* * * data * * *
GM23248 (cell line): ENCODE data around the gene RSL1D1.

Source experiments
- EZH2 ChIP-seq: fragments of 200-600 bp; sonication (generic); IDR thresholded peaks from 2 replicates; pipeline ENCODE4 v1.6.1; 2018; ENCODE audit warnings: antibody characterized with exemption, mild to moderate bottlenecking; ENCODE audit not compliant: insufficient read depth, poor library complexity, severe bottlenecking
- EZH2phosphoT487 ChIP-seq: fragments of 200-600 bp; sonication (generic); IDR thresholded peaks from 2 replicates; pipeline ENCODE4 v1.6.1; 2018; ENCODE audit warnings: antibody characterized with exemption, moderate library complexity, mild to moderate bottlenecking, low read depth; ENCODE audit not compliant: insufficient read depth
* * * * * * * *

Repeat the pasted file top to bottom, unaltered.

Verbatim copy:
GM23248 (cell line): ENCODE data around the gene RSL1D1.

Source experiments
- EZH2 ChIP-seq: fragments of 200-600 bp; sonication (generic); IDR thresholded peaks from 2 replicates; pipeline ENCODE4 v1.6.1; 2018; ENCODE audit warnings: antibody characterized with exemption, mild to moderate bottlenecking; ENCODE audit not compliant: insufficient read depth, poor library complexity, severe bottlenecking
- EZH2phosphoT487 ChIP-seq: fragments of 200-600 bp; sonication (generic); IDR thresholded peaks from 2 replicates; pipeline ENCODE4 v1.6.1; 2018; ENCODE audit warnings: antibody characterized with exemption, moderate library complexity, mild to moderate bottlenecking, low read depth; ENCODE audit not compliant: insufficient read depth